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Montana mental health situation worsened by COVID-19, expert says
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Montana mental health situation worsened by COVID-19, expert says

Sen. Steve Daines

In this file photo, U.S. Sen. Steve Daines speaks in October 2020 at the groundbreaking for a new hotel in Anaconda located at the east entrance to town along Highway 1.

The COVID-19 pandemic has made a bad Montana mental health situation worse and more health care employees are needed, a Billings treatment center CEO told a Senate subcommittee Wednesday.

Every part of the mental health industry has been stretched to the max during the pandemic, said Lenette Kosovich, Rimrock Foundation CEO. She told the Senate Finance Committee’s subcommittee on Health Care that a federal funding commitment to staffing will be needed long after the pandemic ends.

“And when I don't sleep at night, it's often because I'm worried about the number of my employees pulling a double shift, on the brink of a mental breakdown themselves,” Kosovich said. “History teaches us, we've talked about this, but the mental health impact of a catastrophic event such as a pandemic will far outlast the physical impact. So I, as well as you, are probably buckled in for a bumpy road.”

Lennette Kosovich

Lenette Kosovich, Rimrock Foundation CEO

Earlier, Rimrock became one three Montana treatment facilities granted expansion pilots to become certified community behavioral health clinics. Kosovich said the program needed to be expanded. The Rimrock CEO was invited to testify by U.S. Sen. Steve Daines. A Montana Republican, Daines is the ranking member on the subcommittee.

Rimrock has used the pilot program to roll out a team that treats people wherever they are, at home, a coffee shop, maybe during a car ride. The result is fewer emergency room trips by patients and a reduction in violent crime, Kosovich said.

Nationally, before the pandemic, roughly one in five Americans had some form of mental Illness, with fewer than half receiving treatment, said subcommittee Chairwoman Debbie Stabenow, a Michigan Democrat.

“In January, 41% of American adults reported they were struggling with anxiety, or depression. That’s up from 11% from before the pandemic and more than one in four young people have reported having suicidal thoughts,” Stabenow said. The number of drug overdose deaths from October 2019 to September 2020, was 87,000, the most of any time in the last 30 years.”

Daines turned the hearing toward meth use, a big focus of his March trip to the southern U.S. border.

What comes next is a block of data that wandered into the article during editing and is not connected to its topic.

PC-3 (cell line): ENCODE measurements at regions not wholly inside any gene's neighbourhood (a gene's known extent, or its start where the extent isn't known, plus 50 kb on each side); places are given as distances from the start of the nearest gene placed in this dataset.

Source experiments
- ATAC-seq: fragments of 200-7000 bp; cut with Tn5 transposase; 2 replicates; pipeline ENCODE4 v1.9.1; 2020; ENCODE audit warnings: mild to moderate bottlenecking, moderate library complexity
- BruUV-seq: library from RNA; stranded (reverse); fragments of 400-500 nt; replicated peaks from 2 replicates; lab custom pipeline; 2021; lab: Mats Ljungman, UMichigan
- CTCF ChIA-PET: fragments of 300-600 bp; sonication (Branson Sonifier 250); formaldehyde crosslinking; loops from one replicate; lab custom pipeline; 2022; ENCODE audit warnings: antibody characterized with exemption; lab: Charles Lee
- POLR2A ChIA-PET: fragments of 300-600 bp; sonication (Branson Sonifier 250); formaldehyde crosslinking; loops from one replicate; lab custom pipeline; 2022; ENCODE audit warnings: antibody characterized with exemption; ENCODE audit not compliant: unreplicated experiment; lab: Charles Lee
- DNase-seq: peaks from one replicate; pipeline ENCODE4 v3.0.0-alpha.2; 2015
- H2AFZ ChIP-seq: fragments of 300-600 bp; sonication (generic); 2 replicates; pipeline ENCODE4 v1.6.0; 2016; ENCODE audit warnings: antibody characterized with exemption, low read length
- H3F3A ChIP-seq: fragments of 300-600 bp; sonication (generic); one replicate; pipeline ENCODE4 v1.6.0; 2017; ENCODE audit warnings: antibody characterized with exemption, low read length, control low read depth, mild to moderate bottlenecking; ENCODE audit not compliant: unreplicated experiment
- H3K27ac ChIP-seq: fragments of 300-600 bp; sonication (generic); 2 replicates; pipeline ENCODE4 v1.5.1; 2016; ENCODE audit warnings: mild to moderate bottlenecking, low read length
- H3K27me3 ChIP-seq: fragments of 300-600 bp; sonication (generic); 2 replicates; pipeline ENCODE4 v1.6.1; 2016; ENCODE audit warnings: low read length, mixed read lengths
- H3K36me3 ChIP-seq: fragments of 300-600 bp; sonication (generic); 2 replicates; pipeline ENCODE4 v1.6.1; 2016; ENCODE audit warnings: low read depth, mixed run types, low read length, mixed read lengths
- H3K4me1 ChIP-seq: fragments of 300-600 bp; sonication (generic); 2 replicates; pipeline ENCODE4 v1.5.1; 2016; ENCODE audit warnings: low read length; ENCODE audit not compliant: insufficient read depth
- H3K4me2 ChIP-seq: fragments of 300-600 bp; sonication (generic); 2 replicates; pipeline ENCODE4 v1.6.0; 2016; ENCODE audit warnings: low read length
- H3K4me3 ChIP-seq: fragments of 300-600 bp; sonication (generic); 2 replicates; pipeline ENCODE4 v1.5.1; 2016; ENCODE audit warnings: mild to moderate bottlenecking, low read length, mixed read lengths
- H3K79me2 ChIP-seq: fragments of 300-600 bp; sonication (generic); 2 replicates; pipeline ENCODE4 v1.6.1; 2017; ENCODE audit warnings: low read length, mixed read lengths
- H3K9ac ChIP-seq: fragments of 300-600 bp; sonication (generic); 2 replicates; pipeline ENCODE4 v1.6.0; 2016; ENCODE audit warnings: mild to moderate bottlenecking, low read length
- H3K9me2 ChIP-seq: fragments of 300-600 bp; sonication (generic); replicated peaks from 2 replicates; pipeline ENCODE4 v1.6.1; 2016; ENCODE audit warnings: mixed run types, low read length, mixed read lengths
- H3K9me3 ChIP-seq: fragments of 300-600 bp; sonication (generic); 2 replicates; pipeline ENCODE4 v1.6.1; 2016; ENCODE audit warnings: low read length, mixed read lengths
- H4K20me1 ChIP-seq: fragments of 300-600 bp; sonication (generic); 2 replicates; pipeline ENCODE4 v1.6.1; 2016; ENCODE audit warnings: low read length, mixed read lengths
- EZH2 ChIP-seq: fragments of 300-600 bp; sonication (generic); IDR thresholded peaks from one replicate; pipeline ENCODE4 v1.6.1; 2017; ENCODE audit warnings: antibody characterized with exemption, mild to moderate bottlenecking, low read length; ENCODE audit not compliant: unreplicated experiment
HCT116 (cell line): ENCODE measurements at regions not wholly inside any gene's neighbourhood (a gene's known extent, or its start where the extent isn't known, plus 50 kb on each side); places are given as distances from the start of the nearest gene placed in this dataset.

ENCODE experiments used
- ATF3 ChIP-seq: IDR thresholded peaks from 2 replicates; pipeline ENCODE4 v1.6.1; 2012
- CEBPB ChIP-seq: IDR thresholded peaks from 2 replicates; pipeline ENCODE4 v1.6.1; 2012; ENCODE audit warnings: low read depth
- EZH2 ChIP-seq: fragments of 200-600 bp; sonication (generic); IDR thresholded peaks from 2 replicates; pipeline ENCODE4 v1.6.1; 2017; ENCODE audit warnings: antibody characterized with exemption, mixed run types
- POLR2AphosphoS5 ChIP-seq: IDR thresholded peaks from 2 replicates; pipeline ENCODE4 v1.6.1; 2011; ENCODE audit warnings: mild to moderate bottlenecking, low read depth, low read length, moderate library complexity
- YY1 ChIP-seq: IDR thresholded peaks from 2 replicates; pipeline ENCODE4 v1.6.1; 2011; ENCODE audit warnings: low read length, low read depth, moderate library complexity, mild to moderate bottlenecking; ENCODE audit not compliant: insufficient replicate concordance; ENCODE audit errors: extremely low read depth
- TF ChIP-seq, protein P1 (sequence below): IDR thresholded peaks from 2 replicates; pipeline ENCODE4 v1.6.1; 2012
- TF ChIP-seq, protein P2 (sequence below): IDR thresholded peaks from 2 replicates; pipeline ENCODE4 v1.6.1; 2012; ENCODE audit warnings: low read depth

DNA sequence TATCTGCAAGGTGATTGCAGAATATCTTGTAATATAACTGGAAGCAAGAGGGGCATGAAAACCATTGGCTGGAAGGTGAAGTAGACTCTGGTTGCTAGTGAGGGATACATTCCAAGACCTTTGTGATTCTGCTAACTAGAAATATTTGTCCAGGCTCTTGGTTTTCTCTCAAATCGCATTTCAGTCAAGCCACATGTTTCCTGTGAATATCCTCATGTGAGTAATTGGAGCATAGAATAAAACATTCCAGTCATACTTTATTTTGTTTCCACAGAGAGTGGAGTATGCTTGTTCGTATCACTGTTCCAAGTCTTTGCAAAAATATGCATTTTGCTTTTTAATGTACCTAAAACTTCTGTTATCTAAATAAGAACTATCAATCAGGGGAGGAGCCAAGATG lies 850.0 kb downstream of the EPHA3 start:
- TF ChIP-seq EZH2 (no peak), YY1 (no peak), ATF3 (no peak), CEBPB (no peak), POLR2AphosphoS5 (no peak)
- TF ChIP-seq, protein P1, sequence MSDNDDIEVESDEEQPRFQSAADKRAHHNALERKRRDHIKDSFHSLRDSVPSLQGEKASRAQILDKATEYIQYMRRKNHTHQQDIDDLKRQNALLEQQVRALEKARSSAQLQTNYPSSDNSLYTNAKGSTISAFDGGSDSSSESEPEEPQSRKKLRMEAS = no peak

“Mrs. Kosovich, could you speak a bit about how Rimrock is working to support those in need of behavioral health services and importantly, what might Congress or the Biden administration do to help combat meth use and crime.” Daines said.

Kosovich said cutting into meth demand by treating addiction long-term was the answer.

“One of the challenges we know with meth is it really does change some brain chemistry, and it takes awhile for a person to have the clarity to even engage deeply into treatment when they've been on meth,” Kosovich said. “One of the things that I'd like to see is funding for longer-term treatment for meth addiction itself. So, we have that opportunity of time to get the brain to start healing and reduce some of the cravings and those things that make them want to continue to go out and seek and feed their addiction.”

Daines repeated the concern about the peak demand for mental health services related to the pandemic still being 18 months to two years from now, asking what it will take the have the mental health staff available to meet the that peak.

Part of the challenge of recruiting mental health workers starts with de-stigmatizing mental health conceptions among university students studying for health care careers, said Malkia Newman, a team supervisor at the CNS Healthcare Anti-Stigma Program in Waterford, Michigan.

Sen. Steve Daines talks to Lenette Kosovich, Rimrock Foundation CEO, about meth in Montana

Sen. Steve Daines hold hearing on mental health, addiction challenges facing Montana

“Sometimes, when we speak to audiences, they don't always understand what it's like living with a mental health condition, and that you don't have to be fearful,” Newman said. “We speak to nursing students, we speak to psychiatry students, we go into colleges and we have a chance for them to meet us on this side of graduation. Many times, when they've had a chance to interact with us and see that we're not cutters and flashers, and that we won't harm them, people are more inclined to want to go into mental health as a profession, because the stigma has been taken away, that negative connotation has been taken away.”

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